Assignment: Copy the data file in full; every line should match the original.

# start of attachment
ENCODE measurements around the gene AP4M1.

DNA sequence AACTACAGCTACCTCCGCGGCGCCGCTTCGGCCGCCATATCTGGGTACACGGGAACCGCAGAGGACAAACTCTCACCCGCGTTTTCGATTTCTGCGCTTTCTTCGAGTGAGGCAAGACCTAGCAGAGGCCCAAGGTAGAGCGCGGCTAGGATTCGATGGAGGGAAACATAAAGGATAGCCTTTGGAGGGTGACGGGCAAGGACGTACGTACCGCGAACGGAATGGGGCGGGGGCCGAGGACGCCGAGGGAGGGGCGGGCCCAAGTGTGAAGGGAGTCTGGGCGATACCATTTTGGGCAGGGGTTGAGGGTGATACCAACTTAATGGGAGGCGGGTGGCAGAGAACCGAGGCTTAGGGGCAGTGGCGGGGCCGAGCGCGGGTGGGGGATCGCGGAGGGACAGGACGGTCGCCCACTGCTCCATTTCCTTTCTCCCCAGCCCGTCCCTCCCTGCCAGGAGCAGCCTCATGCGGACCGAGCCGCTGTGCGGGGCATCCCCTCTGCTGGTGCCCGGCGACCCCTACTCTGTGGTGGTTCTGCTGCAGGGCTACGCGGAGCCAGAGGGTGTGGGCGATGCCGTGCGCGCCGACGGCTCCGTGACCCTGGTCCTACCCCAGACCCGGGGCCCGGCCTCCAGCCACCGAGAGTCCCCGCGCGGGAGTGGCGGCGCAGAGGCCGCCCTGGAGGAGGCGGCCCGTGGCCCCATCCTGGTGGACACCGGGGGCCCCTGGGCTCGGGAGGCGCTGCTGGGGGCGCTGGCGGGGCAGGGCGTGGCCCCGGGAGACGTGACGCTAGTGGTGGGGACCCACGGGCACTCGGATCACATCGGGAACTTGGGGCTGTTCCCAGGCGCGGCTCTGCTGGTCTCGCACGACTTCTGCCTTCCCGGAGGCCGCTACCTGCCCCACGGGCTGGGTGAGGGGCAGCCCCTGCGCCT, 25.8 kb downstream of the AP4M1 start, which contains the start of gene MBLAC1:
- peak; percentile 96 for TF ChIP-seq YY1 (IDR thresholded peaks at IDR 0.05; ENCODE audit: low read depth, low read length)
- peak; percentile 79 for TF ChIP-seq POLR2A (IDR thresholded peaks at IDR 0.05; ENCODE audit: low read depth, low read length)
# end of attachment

ENCODE measurements around the gene AP4M1.

DNA sequence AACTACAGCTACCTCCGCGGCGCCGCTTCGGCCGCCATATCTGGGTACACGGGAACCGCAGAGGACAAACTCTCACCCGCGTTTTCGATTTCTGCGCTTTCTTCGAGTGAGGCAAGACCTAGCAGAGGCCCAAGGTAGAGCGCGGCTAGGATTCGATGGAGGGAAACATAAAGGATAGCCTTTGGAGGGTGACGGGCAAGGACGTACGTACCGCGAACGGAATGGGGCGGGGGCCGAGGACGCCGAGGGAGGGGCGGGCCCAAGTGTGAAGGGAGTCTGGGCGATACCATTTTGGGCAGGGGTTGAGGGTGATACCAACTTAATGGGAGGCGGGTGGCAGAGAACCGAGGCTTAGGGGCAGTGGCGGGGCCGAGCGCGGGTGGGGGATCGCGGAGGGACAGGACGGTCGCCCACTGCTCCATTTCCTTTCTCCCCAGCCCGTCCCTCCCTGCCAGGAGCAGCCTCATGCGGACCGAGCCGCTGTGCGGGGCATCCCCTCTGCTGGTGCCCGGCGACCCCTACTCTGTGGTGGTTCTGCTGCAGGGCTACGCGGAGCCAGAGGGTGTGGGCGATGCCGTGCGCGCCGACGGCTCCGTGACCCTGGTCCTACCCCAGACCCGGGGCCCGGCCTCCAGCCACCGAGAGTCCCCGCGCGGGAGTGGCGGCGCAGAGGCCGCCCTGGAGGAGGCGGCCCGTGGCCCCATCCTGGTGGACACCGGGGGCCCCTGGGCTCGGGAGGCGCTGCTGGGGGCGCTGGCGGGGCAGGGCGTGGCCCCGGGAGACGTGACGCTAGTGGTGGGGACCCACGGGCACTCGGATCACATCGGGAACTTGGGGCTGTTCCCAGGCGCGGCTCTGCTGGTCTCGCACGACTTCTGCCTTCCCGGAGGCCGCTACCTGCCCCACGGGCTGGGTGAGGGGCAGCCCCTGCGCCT, 25.8 kb downstream of the AP4M1 start, which contains the start of gene MBLAC1:
- peak; percentile 96 for TF ChIP-seq YY1 (IDR thresholded peaks at IDR 0.05; ENCODE audit: low read depth, low read length)
- peak; percentile 79 for TF ChIP-seq POLR2A (IDR thresholded peaks at IDR 0.05; ENCODE audit: low read depth, low read length)